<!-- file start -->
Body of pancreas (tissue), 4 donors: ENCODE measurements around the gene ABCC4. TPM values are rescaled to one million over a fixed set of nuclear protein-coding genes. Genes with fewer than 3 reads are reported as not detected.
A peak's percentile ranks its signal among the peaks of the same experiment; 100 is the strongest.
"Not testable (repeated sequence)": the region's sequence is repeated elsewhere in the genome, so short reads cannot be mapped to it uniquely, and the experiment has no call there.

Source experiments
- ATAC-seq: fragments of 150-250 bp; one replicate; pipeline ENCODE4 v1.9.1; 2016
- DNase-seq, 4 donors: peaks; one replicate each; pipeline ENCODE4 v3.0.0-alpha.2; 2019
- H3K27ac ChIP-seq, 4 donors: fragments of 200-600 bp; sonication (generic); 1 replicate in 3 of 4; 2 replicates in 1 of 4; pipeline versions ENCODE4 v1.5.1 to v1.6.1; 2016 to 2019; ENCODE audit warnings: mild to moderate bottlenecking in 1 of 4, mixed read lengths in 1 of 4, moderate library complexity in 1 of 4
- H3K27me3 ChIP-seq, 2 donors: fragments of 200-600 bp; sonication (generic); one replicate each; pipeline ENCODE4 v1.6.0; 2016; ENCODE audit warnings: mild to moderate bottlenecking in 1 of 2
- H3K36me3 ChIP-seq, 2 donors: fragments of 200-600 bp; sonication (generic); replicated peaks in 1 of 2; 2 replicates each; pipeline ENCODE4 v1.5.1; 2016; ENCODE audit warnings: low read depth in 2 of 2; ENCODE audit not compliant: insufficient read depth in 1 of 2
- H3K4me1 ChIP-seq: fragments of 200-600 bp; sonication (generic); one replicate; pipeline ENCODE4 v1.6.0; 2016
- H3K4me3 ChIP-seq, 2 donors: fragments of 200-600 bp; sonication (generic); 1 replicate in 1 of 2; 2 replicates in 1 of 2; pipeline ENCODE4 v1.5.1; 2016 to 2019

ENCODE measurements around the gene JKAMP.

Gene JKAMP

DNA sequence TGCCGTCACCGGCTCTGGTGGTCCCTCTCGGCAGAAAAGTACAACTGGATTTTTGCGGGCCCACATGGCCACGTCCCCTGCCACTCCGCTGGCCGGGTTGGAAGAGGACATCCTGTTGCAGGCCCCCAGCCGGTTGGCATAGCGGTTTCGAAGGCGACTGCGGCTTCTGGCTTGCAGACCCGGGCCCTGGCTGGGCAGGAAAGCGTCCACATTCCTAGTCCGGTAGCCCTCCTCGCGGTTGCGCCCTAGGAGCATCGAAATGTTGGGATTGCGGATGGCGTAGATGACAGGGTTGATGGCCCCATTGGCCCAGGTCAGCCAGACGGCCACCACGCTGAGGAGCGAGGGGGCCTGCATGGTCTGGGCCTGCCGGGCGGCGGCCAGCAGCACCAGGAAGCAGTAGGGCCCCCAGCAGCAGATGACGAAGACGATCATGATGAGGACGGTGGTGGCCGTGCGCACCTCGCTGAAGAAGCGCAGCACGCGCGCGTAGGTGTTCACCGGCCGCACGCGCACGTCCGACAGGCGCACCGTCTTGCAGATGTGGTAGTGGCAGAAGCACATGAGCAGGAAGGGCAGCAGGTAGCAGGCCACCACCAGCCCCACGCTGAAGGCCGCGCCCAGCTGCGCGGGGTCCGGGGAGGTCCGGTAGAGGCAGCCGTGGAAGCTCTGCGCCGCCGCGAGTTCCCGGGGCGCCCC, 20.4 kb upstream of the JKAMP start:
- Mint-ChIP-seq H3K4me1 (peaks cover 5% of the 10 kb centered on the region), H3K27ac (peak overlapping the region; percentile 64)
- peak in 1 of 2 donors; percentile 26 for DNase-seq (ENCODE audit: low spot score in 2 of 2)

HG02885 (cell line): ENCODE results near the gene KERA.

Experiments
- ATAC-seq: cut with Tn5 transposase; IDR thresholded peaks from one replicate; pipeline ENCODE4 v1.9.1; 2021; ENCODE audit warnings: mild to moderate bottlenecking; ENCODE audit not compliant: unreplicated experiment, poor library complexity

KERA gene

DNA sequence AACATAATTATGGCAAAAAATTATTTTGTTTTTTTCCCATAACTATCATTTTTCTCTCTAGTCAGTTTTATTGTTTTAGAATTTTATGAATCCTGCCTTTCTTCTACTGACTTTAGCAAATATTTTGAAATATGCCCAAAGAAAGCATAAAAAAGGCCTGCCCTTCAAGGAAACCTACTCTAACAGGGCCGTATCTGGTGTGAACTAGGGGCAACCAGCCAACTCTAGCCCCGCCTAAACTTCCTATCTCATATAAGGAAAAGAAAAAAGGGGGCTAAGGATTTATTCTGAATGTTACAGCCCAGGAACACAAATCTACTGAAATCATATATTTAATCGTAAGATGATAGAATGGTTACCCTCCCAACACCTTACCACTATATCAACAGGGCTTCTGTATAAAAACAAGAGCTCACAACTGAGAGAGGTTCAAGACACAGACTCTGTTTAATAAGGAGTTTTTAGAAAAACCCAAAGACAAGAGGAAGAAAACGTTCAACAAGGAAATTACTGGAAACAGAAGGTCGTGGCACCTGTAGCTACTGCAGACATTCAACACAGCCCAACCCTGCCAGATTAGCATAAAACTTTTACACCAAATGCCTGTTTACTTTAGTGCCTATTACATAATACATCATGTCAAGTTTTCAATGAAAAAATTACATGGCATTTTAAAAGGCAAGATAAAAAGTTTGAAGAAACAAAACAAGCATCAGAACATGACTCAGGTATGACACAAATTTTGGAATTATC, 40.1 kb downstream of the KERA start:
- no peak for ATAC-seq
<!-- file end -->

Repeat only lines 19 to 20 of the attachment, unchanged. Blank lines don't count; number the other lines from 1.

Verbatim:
- ATAC-seq: cut with Tn5 transposase; IDR thresholded peaks from one replicate; pipeline ENCODE4 v1.9.1; 2021; ENCODE audit warnings: mild to moderate bottlenecking; ENCODE audit not compliant: unreplicated experiment, poor library complexity

KERA gene